“Who does really great t-shirt designs that people actually wear to places other than the gym or while mowing grass?” I encounter this question a lot on Facebook groups for radio pros. That got me started on a t-shirt designing kick that has yielded a ton of fun ideas and fueled a new passion for me. (check out the slideshow) Now everywhere I go, I pay attention to what t-shirts people are wearing and what is being sold. Which brings me to this question, why doesn’t radio sell merchandise like artists do?
I remember in the early 90s actually buying a station t-shirt from a record store. Yes, a radio station sold merch! It was WDVE in Pittsburgh and they had a summer t-shirt with a pretty cool design that was much more than the station logo on sale at National Record Mart stores and I, a huge Scott Paulsen & Jim Krenn super fan, bought it. So that brings me to this question, why don’t radio stations do merch?
You see people wearing brands all the time: Harley-Davidson, Coca-Cola, Miller Lite. Passionate fans don’t care if it’s not free. If it’s cool and they like it, they’ll buy it. So, if you have a successful radio brand, why do you only think about giving away the cheapest shirts possible? Find ideas like these and create something of value that folks will plunk down their hard-earned cash for and help promote your brand. Set up an e-store with Printful, CustomInk or VistaPrint so that you don’t have to carry inventory. These companies will also print mugs, canvas bags, tech accessories, sunglasses and more on demand.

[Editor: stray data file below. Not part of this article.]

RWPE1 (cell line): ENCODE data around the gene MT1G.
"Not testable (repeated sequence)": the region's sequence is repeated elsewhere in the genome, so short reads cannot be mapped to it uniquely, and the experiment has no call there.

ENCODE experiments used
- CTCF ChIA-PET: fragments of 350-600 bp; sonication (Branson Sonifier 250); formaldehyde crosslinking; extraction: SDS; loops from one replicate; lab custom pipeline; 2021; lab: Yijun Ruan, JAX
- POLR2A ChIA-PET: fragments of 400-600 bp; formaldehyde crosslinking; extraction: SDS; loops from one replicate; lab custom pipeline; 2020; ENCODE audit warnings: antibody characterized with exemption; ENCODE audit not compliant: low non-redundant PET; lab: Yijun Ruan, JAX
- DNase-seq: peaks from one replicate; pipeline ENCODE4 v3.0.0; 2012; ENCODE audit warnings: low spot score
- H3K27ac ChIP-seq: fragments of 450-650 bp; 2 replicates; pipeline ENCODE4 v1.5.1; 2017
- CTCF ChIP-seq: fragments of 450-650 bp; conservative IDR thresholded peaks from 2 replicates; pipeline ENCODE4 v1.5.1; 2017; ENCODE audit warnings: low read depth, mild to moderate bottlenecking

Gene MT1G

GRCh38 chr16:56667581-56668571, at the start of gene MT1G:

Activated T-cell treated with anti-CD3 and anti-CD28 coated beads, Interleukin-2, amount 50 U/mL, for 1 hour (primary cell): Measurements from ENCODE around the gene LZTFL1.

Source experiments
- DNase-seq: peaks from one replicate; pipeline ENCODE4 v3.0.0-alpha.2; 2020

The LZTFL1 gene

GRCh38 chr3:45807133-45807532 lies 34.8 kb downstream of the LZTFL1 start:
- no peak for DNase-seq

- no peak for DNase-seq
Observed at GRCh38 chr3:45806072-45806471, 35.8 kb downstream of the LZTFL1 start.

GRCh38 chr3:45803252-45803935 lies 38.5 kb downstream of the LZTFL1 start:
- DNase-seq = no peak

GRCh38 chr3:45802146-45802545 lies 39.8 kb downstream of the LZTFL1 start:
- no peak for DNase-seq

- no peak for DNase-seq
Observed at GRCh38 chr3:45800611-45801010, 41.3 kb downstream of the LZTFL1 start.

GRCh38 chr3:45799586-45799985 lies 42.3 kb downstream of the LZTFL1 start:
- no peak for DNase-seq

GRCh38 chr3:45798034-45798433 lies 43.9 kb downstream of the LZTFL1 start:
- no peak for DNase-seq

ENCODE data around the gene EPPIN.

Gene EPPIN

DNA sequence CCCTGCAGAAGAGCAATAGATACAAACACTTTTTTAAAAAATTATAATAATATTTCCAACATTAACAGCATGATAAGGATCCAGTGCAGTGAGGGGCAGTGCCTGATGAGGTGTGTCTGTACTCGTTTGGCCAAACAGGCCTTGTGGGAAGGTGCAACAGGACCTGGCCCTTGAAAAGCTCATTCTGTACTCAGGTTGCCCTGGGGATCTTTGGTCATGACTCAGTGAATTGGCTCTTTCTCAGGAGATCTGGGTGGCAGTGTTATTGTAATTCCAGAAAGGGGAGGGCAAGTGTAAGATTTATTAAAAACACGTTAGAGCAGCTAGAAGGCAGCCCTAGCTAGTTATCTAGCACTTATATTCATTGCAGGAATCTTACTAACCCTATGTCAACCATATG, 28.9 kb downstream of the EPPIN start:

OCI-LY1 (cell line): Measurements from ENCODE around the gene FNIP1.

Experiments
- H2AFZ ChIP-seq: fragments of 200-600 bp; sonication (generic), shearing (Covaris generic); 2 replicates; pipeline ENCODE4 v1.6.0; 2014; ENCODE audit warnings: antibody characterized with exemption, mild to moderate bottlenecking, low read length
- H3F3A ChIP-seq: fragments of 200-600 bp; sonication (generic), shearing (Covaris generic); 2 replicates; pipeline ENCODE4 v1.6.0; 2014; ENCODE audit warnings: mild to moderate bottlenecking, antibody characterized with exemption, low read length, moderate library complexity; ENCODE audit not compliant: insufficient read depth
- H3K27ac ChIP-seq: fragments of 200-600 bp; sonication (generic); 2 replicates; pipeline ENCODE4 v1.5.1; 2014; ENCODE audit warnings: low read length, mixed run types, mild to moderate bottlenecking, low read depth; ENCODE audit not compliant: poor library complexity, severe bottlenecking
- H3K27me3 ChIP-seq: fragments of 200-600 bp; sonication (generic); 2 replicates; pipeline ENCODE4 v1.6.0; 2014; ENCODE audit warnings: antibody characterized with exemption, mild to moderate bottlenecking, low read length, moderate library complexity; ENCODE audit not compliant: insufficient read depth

And for the very adventurous, how about personality branded products like beer, cereal, candy bars or coffee? There are tons of product branding opportunities out there. I recently read about WONE in Akron partnering with a local brewery to make their own line of beer, "Rockweiler Ale" and John Boy & Billy have their own line of BBQ sauce. Think about it, promos encouraging listeners to start their day with your morning show's own brand of coffee? Talk about being top-of-mind!
Finally, having station and personality branded merchandise and products can also serve to generate funds for charities close to the station. Pad that St. Jude or Children's Miracle Network tote board next year with a portion of the proceeds from those coffee grounds, iPhone cases and killer t-shirts you've sold all summer.
So three things that can be done thru selling station merch: generate revenue, increase brand awareness and brand equity and benefit charity. Also, you could sell the naming rights to your E-commerce store to further the NTR potential. And if you’re looking for design ideas, they’re all around you in the stuff people are already wearing, or you can just flip thru these for inspiration!